Industry groups sign MoU on responsible tin sourcing

Tin ore. Photo by Image Journeys Sasha Lezhnev, Flickr.

UK-based International Tin Association (ITA) and US-based Responsible Business Alliance has announced the signing of a memorandum of understanding aimed at promoting the responsible production and sourcing of tin.

“Both industry groups pioneered approaches to tackling minerals sourcing challenges from higher risk areas and intend that these experiences are used in setting a common direction for future activities promoting supply chain improvements appropriate to both the upstream and downstream industries,” a media release issued by the organizations reads.

The ITA expects tin demand from the lithium-ion battery market to reach 60,000 tonnes a year by 2030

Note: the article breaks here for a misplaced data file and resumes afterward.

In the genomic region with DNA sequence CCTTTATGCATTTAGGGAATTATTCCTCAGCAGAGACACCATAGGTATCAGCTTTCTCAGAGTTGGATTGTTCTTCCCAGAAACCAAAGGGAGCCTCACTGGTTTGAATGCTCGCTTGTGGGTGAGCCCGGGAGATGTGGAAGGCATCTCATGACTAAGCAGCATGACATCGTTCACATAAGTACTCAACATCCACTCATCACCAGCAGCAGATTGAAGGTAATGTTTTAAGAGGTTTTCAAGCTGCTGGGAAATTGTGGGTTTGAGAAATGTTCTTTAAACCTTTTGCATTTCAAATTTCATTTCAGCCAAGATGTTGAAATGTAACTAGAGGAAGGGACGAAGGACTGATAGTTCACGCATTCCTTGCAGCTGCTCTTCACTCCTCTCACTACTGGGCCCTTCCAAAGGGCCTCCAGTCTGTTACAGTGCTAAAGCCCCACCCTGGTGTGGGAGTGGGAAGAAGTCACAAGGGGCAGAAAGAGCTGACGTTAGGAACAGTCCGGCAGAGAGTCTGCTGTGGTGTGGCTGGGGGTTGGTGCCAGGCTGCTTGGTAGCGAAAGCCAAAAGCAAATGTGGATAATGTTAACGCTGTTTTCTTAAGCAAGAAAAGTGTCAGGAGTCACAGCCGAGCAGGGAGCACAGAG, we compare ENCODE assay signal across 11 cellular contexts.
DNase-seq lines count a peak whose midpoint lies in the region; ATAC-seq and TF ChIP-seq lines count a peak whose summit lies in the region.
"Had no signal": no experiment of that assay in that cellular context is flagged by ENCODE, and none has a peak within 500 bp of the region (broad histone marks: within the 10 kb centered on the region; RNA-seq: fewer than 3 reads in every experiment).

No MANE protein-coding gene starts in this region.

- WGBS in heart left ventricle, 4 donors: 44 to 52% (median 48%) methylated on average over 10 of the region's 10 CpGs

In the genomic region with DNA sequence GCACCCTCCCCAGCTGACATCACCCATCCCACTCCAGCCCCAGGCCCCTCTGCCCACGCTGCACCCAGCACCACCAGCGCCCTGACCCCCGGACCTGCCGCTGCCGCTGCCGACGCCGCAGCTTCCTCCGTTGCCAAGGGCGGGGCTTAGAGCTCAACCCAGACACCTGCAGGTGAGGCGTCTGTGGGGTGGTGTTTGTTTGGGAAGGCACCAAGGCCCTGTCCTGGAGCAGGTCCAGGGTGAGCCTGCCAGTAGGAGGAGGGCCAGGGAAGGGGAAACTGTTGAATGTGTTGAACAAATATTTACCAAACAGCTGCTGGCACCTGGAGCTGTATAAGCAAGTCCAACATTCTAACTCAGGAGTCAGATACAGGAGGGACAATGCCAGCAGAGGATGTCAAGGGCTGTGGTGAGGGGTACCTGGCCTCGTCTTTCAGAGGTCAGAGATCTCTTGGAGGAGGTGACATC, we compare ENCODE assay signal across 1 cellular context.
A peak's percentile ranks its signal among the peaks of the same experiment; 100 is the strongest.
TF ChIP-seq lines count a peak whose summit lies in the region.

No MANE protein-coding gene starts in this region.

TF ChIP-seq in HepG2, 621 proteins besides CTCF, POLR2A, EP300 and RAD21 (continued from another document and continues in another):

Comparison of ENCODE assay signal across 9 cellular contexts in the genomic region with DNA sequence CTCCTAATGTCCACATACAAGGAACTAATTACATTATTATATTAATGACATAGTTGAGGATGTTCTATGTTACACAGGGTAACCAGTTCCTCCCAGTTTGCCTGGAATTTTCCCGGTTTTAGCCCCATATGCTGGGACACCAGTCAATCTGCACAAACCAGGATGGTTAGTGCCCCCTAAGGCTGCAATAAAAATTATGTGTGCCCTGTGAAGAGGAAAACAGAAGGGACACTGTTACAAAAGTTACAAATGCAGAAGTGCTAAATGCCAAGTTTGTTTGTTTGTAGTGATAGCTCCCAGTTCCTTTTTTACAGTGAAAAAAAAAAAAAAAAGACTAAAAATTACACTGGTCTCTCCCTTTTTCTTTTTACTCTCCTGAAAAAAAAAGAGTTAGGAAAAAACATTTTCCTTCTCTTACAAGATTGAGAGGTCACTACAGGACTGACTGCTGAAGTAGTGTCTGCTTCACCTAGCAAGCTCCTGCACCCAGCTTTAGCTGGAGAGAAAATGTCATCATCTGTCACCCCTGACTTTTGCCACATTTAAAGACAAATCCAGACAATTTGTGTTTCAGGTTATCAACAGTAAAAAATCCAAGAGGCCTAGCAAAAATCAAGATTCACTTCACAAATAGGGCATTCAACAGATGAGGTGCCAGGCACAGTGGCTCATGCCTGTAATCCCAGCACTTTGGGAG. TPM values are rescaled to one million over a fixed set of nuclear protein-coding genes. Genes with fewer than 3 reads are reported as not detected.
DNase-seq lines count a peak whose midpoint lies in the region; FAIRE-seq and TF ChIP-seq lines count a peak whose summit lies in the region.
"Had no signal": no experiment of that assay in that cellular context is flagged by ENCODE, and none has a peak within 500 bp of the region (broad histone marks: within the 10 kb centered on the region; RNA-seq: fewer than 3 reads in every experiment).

According to the brief, the MoU sets out a series of objectives and collaboration mechanisms for the future working relationship between both industry groups, including the establishment of a joint task force, whose objective is to enable tin stakeholders at all levels to demonstrate compliance with regulations and wider expectations for responsible supply chains.

“This further demonstrates the leadership capabilities of both ITA and the RMI and their determination to take on the very significant technical and political challenges involved in bringing the whole supply chain together to provide realistic but robust compliance solutions for responsible sourcing of tin,” Kay Nimmo, sustainability manager, ITA, said in the press release.

Nimmo explained that work is already underway to review tin smelter audit criteria and procedures designed to demonstrate company implementation of OECD due diligence. This would allow the organizations to be recognized by the European Commission under the new EU Minerals Supply Chain Due Diligence Regulation.

In ITA’s view, compliance with proper procedures is key to guaranteeing that the tin industry has the ability to respond to a predicted surge in demand driven by the lithium-ion battery market. Such an increase is expected to be of up to 60,000 tonnes a year by 2030.

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